https://man.liquidfiles.com
LiquidFiles Documentation

Is LiquidFiles vulnerable to Heartbleed, Shellshock, CVE-XXX,...?

Every so often there's a new widespread vulnerability like Heartbleed, Shellshock and other problems with a CVE number. These vulnerabilities does not affect the LiquidFiles application directly but potentially the underlying operating system CentOS, which in turn follows the RedHat distribution.

So am I vulnerable?

Often we get questions like, we run LiquidFiles v2.3.4, is that version vulnerable to Heartbleed?

LiquidFiles does not work like that - specific CentOS patches is not installed by specific LiquidFiles versions.

When you update LiquidFiles, it will update to the latest available CentOS updates at the time of the update. This means that if you update LiquidFiles after CentOS/RedHat has released a patch you will be protected, regardless of specific LiquidFiles version you update to.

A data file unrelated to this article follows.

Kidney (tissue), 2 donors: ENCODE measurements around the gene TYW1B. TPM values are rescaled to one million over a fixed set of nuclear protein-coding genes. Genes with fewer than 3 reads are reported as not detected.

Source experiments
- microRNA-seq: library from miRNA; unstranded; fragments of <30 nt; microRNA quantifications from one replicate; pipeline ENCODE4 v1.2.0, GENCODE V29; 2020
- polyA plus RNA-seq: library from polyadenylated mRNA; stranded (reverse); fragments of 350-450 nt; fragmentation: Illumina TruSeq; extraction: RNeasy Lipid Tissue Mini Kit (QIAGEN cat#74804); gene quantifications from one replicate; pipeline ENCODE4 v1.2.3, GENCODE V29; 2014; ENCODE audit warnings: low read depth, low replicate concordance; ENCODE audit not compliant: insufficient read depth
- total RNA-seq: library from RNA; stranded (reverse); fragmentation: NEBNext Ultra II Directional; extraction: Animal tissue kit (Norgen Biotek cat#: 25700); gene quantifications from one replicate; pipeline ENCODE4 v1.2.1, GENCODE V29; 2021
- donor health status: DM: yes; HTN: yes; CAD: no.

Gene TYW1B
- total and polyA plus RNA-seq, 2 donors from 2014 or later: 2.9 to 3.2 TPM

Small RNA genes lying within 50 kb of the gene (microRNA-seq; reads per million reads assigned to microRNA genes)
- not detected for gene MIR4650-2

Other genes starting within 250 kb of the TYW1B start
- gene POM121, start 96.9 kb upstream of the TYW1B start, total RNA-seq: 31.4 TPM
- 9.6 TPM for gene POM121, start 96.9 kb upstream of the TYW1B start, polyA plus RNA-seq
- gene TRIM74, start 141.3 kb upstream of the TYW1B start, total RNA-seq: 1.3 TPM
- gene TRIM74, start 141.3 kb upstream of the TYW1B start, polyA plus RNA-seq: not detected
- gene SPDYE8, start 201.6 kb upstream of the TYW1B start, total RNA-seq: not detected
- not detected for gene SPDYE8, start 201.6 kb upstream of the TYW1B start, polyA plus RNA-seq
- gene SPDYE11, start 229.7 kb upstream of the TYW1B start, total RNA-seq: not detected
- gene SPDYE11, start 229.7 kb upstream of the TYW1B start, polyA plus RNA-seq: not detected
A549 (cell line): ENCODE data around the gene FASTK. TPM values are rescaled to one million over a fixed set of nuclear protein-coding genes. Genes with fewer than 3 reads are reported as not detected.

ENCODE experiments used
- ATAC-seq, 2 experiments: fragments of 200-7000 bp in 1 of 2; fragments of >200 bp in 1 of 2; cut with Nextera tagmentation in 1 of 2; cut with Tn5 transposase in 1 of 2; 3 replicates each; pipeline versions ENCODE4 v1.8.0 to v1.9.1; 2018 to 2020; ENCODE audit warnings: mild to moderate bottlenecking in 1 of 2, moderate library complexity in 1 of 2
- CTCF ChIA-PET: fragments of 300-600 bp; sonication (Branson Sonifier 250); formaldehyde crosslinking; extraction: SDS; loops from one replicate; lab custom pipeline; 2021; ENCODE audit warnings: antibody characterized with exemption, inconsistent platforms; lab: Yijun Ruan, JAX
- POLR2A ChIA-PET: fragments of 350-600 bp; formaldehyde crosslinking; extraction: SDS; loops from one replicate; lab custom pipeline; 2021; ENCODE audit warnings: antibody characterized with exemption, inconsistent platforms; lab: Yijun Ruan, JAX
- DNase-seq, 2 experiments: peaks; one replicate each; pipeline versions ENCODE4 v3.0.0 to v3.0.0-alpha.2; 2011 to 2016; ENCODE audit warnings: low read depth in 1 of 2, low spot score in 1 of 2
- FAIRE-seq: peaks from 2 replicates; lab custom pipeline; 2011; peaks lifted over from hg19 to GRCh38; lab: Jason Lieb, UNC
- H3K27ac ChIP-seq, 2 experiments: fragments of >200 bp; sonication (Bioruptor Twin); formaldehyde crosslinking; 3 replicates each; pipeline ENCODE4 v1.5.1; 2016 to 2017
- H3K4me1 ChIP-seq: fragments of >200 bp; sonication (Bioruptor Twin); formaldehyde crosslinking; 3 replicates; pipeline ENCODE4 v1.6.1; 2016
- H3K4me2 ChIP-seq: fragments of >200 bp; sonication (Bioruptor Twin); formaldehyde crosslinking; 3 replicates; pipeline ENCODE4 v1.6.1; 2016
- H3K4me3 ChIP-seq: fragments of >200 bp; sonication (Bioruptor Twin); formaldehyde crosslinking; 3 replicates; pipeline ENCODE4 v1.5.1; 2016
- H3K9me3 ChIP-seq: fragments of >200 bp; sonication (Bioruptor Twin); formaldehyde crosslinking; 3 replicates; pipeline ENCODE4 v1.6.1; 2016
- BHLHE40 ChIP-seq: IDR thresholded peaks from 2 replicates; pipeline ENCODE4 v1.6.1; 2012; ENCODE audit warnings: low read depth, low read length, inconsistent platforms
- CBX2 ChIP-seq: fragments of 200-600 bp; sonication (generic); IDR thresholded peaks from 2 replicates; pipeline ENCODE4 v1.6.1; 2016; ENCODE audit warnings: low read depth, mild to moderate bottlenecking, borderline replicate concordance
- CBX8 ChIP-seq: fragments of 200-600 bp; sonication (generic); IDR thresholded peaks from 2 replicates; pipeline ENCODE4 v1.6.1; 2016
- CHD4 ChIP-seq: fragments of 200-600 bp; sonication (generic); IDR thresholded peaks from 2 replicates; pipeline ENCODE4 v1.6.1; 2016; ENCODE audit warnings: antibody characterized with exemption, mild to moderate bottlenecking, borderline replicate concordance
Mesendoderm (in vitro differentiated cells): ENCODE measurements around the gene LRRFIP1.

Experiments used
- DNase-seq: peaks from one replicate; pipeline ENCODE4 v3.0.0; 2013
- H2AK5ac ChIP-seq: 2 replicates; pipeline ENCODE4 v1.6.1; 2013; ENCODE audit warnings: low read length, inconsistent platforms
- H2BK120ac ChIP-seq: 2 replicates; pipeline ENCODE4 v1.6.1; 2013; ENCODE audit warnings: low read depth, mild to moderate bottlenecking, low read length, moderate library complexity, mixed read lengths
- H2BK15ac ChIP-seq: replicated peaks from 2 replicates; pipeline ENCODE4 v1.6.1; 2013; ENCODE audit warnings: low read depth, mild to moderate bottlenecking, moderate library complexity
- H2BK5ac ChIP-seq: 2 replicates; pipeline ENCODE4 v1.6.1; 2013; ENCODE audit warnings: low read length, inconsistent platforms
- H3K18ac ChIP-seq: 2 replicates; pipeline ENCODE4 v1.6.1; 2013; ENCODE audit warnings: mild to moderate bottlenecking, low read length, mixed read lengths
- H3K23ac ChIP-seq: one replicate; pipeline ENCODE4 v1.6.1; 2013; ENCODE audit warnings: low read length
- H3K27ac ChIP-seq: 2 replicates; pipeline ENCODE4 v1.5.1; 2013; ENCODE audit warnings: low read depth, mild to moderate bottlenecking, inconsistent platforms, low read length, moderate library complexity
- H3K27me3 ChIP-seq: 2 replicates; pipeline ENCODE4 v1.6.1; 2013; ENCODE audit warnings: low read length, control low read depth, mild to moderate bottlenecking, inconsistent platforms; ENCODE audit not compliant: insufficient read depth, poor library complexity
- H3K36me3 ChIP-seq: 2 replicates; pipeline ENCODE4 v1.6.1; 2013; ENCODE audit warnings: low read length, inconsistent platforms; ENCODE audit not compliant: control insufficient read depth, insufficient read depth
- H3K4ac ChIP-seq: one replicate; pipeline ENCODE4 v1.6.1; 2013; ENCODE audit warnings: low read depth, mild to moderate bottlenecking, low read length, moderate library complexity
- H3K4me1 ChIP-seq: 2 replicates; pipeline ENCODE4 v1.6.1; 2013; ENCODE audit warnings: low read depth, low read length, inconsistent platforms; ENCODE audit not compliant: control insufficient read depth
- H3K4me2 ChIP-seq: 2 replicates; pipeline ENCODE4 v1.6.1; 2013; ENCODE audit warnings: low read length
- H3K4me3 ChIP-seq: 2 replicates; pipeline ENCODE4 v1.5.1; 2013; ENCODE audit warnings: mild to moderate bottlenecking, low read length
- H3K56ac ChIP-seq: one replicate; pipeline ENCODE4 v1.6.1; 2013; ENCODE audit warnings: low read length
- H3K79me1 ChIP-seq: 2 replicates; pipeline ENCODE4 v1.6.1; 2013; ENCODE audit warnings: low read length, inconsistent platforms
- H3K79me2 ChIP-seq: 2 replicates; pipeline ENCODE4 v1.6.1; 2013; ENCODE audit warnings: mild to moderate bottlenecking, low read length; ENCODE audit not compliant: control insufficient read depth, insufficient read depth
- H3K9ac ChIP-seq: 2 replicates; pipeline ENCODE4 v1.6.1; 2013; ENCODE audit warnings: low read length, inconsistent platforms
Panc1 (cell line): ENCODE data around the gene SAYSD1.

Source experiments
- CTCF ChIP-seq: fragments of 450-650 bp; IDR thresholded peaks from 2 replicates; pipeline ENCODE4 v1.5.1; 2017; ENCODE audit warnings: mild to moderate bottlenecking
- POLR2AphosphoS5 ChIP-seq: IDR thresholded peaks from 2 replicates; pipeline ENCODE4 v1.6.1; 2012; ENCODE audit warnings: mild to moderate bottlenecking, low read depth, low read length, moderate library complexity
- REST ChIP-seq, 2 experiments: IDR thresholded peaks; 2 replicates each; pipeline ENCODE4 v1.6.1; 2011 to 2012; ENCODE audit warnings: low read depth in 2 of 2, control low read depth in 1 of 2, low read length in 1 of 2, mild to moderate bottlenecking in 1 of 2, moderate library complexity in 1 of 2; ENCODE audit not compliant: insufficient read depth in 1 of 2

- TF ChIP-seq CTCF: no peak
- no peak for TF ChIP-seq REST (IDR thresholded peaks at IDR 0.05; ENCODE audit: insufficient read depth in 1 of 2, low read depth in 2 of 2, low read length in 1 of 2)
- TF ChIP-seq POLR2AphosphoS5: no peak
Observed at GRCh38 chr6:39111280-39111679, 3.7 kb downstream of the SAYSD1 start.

Enabling Auto-Updates

LiquidFiles has 3 levels of auto-update functions:

  • Auto-Update LiquidFiles, Operating System & Anti Virus
  • Auto-Update Operating System & Anti Virus
  • Auto-Update Antivirus

It is recommended that you enable at least to auto-update the Operating System & Anti Virus. This will ensure that when a security update is released by CentOS/RedHat it will be installed on your LiquidFiles system as soon as possible and keep you protected from any future issues.

To figure out when a problem has been fixed, please search for the vulnerability at the RedHat Vulnerability database: https://access.redhat.com/security/vulnerabilities

A special note on OpenSSL

The CentOS/RedHat team has a long history of patching specific vulnerabilities in OpenSSL instead of upgrading to the latest version from the OpenSSL team. This means that even if you search for a specific OpenSSL version in the LiquidFiles operating system, it is not a direct indication of the system being vulnerable or not. You still need to verify against the RedHat Vulnerability database above.